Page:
Holly and ivy are ancient evergreens that bring benefits to the smallholding that are not just for Christmas.

Sharp prickly holly and tenacious ivy may not be at the heart of next year’s smallholding plan but these ancient evergreen plants are vital for wildlife, can brighten the plot and carry a wealth of symbolism. These benefits long outlast the Christmas season.

As evergreen species, both ivy and holly have long been viewed as powerful symbols for the dark winter months and sprigs were brought indoors to ward off evil spirits. Christmas is probably the one time when many of us still practice a few old folklore customs.

To those who are in a constant battle with ivy on their smallholding it may seem counter intuitive, even laughable, to consider buying ivy plants, never mind worrying about their welfare.

Yet ivy is a vital plant for wildlife. Its clusters of yellowy green flowers, known as umbels, offer the majority of pollen and nectar that honey bees collect in autumn to build up stores and feed their young. Bumble bees, wasps, hoverflies and butterflies all feed from the umbels and in the south of the UK the beautiful ivy bee, too. However, only the mature ivy flowers so if it is possible to leave some to grow, it is wise to do so.

Bats often roost behind dense ivy during the summer months and small mammals also take refuge in its depths. Birds such as robins, wrens, blackbirds and thrushes nest in its evergreen growth and enjoy the dark purple berries in early spring after the other hedge berries have gone. Astonishingly the RSPB notes that, gram for gram, ivy berries have nearly as many calories as a Mars bar.

This native evergreen climber is commonly said to strangle trees. In fact, that is not true. It climbs trees using specialised hairs on its stems to reach more light but it is not a parasite since it has its own root system for absorbing water and nutrients.

Ivy takes a juvenile and mature form. The juvenile leaves are pale underneath and have three-five lobes which change to oval or heart shaped with no lobes on reaching maturity. Only mature ivy blooms and it can reach a height of 30m as well as self-support.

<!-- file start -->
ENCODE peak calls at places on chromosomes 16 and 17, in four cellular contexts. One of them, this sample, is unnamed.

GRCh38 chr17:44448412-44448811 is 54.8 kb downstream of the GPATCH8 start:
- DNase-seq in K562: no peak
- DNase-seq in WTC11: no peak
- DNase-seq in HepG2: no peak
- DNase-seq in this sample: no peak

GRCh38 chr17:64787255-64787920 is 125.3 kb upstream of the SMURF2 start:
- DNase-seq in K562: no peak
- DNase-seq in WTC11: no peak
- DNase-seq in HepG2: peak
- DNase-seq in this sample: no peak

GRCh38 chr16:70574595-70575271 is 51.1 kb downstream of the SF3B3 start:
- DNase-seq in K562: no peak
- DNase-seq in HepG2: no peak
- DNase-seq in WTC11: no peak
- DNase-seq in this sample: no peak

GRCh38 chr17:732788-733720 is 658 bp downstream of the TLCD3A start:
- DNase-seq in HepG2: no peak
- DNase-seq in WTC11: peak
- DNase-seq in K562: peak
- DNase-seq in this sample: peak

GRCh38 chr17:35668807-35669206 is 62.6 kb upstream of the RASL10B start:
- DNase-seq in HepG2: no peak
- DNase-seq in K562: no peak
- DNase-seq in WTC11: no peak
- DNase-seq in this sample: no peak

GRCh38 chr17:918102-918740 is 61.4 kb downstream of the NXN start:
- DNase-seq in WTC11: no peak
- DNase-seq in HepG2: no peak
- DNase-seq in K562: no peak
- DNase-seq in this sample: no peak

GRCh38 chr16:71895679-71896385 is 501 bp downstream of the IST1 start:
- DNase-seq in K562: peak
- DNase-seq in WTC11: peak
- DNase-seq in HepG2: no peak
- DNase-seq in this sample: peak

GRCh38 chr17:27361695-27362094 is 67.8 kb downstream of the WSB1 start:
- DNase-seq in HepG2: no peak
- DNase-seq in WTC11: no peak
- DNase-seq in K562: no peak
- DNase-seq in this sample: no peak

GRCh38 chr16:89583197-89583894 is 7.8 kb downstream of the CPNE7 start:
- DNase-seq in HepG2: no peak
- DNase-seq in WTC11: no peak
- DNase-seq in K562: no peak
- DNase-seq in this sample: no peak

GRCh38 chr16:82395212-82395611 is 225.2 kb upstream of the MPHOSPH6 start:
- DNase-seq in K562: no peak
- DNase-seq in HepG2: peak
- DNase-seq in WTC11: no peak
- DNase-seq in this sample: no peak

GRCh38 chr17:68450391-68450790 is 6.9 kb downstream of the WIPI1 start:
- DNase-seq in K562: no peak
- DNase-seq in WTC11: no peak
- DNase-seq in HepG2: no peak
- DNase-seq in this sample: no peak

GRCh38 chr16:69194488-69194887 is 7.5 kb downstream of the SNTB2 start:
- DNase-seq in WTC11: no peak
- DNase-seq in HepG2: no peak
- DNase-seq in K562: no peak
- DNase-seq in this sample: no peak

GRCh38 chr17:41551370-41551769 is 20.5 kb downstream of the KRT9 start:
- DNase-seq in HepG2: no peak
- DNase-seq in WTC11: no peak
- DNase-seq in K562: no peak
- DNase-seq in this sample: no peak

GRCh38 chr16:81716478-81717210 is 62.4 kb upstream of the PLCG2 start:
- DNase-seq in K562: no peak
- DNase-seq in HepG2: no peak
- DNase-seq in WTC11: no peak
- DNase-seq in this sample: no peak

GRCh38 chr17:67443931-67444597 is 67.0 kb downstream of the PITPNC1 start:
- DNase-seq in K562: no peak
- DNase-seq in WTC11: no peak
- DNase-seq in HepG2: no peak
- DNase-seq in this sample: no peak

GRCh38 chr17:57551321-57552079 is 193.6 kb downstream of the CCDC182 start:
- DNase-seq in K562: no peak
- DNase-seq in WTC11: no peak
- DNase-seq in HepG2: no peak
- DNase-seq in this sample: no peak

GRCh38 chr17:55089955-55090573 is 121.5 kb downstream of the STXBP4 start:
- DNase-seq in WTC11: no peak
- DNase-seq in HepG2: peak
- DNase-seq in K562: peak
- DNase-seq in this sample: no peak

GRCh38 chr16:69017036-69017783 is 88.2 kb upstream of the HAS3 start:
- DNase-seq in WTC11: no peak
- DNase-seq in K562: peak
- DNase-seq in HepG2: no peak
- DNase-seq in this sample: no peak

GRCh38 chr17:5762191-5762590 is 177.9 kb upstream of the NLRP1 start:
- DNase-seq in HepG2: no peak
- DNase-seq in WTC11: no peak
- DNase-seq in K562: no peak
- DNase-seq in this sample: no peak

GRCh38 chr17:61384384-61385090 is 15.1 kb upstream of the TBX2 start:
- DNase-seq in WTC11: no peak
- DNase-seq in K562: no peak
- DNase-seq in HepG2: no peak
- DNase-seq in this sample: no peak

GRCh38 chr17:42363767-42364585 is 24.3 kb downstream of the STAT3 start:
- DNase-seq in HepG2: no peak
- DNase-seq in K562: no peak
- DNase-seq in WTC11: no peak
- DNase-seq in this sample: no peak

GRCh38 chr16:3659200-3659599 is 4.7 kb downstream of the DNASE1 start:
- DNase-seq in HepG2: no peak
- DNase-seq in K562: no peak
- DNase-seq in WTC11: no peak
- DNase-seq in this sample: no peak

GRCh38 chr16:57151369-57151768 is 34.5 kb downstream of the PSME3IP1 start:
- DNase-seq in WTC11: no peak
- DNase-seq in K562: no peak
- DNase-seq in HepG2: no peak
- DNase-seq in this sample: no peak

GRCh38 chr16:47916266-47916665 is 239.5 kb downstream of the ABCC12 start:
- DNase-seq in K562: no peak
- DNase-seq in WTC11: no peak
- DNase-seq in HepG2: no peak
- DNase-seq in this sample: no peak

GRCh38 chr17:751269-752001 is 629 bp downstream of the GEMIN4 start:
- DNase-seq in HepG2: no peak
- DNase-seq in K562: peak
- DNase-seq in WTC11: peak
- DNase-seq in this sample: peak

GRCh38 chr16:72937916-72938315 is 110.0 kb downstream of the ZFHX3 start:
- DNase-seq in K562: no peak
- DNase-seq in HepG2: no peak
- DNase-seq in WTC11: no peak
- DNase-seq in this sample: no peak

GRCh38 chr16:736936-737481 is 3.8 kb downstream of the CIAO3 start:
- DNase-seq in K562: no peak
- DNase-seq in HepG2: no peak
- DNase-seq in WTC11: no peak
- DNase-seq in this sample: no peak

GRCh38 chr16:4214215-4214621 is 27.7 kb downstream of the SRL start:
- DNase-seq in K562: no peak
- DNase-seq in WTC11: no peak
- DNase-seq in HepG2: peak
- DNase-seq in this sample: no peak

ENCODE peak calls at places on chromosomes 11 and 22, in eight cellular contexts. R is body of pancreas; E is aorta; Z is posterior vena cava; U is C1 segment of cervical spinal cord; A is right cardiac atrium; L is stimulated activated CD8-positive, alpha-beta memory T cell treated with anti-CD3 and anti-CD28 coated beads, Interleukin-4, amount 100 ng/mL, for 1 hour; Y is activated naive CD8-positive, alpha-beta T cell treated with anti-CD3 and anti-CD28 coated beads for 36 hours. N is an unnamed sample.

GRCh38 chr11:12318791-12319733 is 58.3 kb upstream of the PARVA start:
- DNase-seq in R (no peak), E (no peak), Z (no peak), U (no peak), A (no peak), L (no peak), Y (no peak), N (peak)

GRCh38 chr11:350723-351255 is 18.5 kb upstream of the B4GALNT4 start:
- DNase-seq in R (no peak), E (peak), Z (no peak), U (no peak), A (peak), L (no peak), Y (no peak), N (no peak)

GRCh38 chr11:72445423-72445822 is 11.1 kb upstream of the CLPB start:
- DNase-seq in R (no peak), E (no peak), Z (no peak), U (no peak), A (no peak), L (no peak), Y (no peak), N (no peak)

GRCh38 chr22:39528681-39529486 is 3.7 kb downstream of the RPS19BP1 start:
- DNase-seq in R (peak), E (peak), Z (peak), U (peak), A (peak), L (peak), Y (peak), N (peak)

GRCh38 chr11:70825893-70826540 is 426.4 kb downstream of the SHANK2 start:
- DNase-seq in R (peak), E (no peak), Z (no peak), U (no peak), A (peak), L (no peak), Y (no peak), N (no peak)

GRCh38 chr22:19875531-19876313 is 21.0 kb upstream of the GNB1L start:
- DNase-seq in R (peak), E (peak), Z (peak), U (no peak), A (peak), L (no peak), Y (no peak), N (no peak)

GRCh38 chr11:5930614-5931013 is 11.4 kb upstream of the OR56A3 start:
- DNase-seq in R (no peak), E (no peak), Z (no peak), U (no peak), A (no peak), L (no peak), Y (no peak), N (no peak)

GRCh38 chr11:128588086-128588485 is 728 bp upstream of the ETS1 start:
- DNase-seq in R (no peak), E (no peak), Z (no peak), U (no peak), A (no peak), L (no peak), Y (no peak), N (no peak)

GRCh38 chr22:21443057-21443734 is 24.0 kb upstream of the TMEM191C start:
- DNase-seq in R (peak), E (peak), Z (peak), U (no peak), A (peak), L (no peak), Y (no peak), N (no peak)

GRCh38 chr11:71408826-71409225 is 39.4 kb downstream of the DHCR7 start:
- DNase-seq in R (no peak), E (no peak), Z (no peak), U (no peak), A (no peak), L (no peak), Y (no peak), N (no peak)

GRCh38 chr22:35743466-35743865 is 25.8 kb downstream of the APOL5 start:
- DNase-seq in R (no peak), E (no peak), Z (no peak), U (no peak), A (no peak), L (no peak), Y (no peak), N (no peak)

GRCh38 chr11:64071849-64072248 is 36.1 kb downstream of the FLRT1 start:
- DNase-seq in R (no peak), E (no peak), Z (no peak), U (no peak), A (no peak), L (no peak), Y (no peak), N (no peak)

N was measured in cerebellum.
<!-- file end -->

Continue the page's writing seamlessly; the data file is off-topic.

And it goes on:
The ivy has such a long heritage and thinking of this may help a smallholder take a different view on it. The Roman god Bacchus is often shown wearing a wreath of ivy and grapevine as ivy was thought to counteract intoxication and in Roman and Greek times wreaths of ivy crowned winning poets and athletes. Tradition has it that a sprig of ivy in a bridal bouquet will carry fidelity.

If this sounds too hippy, then consider that recent research by English Heritage has indicated that under certain circumstances ivy can preserve old buildings by helping to regulate the temperature of the stonework.


There are more than 400 species of holly including evergreen and deciduous species of trees, shrubs and climbing vines.

The female plants of different varieties produce red, pink, blue, orange, yellow or white berries which are a vital source of food for many birds during the winter months. Blackbirds, song thrushes, fieldfares and mistle thrushes love them, especially after the frost has softened them and when levels of the bitter alkaloid ilicin have reduced. Mistle thrushes frequently build their territory around holly for their winter feasts and butterflies also feed from holly.

A female holly bush needs a male holly nearby to produce berries but it is easy enough to buy a variety that does not need the male plant or grow berries.

On the smallholding hollies serve as excellent hedges. Although holly grows slowly it can reach more than 10m so be mindful of choosing the right place for it. Holly can be a fun and prickly topiary challenge and looks striking when in containers. Pruning is best carried out (with gloves!) during late winter or early spring.

Holly does not like to be transplanted so the best time for planting is spring or autumn when the low temperatures and higher rainfall suit it better. While it prospers in a sunny, well drained position they are hardy enough to cope with most other soil and light conditions.

Hollies appreciate mulch around the base to moderate the soil temperature, conserve moisture and control weeds. If there are rabbits on the smallholding be sure to protect the bark of young trees.

In the past holly was referred to as ‘Christmas’ and in pre-Victorian times 'Christmas trees' meant holly bushes. Before then the holly was considered to be a miraculous evergreen throughout the world. Its ability to remain green in the harshest of winters has resulted in it being symbolic of renewal, immortality and fertility. The Romans believed it brought health, happiness and good faith while early Christians saw Jesus’ crown of thorns in its leaves and his blood in the berries.

Many European cultures associate holly with protection and branches were brought into homes and barns to protect against malevolent fairies. There were taboos against cutting down a whole tree and hollies were frequently left uncut during hedge trimming so that they could prevent witches running along hedges. More practically holly often marked farm boundaries and footpaths.

Once again, if this sounds a little too fae, it’s odd then to know that holly trees were also traditionally known to protect from lightning strikes and accordingly were planted near houses. Research has since shown that the spines on holly leaves can act as miniature lightning conductors, thereby protecting the tree and other nearby objects.

Don’t forget

While ivy can be browsed by cattle, all parts of the ivy plant and holly berries are toxic to humans and many other animals.